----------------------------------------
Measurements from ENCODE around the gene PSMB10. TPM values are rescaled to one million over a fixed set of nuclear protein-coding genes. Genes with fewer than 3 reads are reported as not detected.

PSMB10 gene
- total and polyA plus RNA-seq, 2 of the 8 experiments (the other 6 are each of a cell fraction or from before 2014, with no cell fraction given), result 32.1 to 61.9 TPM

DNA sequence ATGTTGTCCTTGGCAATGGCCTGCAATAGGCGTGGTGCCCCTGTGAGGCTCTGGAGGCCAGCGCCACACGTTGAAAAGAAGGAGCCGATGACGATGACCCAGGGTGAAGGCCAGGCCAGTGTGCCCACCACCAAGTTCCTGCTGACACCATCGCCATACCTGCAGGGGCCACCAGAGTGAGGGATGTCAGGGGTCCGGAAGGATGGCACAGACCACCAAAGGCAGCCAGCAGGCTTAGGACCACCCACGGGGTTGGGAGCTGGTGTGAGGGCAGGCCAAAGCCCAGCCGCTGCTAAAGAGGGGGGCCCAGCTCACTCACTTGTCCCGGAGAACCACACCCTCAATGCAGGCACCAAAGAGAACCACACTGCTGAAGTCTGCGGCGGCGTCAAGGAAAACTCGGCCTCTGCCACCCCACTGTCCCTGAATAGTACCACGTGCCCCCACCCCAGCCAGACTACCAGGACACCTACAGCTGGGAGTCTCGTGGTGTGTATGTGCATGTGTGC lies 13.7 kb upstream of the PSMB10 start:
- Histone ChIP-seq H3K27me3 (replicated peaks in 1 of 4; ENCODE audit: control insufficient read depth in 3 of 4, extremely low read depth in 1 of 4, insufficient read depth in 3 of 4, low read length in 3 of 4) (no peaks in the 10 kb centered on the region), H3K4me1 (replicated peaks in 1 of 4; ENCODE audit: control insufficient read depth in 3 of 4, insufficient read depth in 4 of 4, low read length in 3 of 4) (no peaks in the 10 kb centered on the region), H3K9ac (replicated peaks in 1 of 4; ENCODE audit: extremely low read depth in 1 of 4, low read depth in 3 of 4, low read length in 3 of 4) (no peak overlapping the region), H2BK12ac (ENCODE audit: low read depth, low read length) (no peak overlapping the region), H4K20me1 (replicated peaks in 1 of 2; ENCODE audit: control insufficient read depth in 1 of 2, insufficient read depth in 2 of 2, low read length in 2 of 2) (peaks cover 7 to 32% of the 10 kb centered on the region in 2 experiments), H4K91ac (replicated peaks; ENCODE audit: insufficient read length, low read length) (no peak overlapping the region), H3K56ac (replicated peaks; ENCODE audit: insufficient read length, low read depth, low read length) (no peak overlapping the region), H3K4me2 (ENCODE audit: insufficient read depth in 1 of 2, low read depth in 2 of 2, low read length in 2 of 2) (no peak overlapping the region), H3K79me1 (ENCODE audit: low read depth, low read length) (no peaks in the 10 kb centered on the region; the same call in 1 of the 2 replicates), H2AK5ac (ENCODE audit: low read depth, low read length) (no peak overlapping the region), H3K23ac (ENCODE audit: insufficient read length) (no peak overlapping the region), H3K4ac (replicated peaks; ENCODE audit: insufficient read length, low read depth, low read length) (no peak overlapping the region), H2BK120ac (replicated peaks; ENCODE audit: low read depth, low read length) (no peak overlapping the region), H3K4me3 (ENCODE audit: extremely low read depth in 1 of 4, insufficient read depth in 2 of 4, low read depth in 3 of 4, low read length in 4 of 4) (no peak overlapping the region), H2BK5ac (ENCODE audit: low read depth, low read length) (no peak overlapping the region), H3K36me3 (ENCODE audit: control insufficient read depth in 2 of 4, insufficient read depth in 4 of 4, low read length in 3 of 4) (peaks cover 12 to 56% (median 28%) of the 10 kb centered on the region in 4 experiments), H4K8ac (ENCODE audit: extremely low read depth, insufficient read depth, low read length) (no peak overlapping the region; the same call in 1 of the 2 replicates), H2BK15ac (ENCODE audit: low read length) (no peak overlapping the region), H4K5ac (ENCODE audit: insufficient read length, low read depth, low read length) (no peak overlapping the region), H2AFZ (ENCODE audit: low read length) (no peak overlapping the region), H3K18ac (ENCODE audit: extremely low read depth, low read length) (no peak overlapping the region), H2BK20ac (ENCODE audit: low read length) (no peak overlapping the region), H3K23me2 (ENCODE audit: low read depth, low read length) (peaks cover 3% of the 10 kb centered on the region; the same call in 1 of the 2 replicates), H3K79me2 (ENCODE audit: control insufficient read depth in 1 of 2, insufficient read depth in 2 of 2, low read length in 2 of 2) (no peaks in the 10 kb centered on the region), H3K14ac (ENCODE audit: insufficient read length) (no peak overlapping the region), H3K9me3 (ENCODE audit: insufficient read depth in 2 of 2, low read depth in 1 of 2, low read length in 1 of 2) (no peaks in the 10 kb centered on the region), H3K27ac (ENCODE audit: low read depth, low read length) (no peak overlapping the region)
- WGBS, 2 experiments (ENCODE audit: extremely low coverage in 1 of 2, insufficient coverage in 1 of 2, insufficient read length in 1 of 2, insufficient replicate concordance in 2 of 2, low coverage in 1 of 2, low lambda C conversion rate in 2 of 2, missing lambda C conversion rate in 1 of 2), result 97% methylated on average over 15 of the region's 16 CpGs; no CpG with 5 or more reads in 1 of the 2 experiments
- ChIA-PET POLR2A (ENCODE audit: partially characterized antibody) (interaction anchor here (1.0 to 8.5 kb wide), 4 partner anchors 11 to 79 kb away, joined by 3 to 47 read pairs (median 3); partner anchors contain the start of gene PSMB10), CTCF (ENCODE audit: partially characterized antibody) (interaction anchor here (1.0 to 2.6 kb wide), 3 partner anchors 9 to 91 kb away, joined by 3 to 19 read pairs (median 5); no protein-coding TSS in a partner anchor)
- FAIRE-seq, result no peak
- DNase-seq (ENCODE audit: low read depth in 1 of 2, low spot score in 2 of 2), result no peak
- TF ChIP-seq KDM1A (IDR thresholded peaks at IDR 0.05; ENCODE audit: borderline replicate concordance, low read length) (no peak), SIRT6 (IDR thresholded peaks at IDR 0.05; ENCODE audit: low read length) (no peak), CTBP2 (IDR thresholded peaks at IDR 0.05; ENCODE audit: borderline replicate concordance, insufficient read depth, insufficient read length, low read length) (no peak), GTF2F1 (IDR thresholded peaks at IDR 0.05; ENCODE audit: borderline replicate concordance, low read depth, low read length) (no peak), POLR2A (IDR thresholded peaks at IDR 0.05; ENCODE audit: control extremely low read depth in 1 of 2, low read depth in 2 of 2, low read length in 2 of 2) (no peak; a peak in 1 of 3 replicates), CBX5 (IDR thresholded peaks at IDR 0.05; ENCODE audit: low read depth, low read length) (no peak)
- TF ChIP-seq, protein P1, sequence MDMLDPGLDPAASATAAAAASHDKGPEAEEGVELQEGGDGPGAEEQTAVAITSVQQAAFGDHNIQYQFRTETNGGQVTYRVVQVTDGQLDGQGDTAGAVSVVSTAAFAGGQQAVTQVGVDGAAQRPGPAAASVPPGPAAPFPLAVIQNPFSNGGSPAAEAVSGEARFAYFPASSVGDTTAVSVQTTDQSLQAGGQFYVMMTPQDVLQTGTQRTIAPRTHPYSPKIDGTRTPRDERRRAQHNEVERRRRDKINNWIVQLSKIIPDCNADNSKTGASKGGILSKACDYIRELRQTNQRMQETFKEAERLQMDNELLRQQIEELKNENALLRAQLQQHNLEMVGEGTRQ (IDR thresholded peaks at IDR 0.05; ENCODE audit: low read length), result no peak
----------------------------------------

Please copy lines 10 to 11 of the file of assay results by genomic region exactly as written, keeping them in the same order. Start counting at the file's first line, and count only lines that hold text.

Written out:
- TF ChIP-seq KDM1A (IDR thresholded peaks at IDR 0.05; ENCODE audit: borderline replicate concordance, low read length) (no peak), SIRT6 (IDR thresholded peaks at IDR 0.05; ENCODE audit: low read length) (no peak), CTBP2 (IDR thresholded peaks at IDR 0.05; ENCODE audit: borderline replicate concordance, insufficient read depth, insufficient read length, low read length) (no peak), GTF2F1 (IDR thresholded peaks at IDR 0.05; ENCODE audit: borderline replicate concordance, low read depth, low read length) (no peak), POLR2A (IDR thresholded peaks at IDR 0.05; ENCODE audit: control extremely low read depth in 1 of 2, low read depth in 2 of 2, low read length in 2 of 2) (no peak; a peak in 1 of 3 replicates), CBX5 (IDR thresholded peaks at IDR 0.05; ENCODE audit: low read depth, low read length) (no peak)
- TF ChIP-seq, protein P1, sequence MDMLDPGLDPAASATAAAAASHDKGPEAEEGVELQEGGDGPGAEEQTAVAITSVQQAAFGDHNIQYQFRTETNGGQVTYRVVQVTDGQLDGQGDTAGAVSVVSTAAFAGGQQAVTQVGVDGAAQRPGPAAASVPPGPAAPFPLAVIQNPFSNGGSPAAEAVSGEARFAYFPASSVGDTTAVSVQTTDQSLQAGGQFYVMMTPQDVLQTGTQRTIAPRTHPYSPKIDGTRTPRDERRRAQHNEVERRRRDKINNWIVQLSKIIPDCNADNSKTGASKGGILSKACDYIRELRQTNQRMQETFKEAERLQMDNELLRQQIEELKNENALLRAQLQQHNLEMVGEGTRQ (IDR thresholded peaks at IDR 0.05; ENCODE audit: low read length), result no peak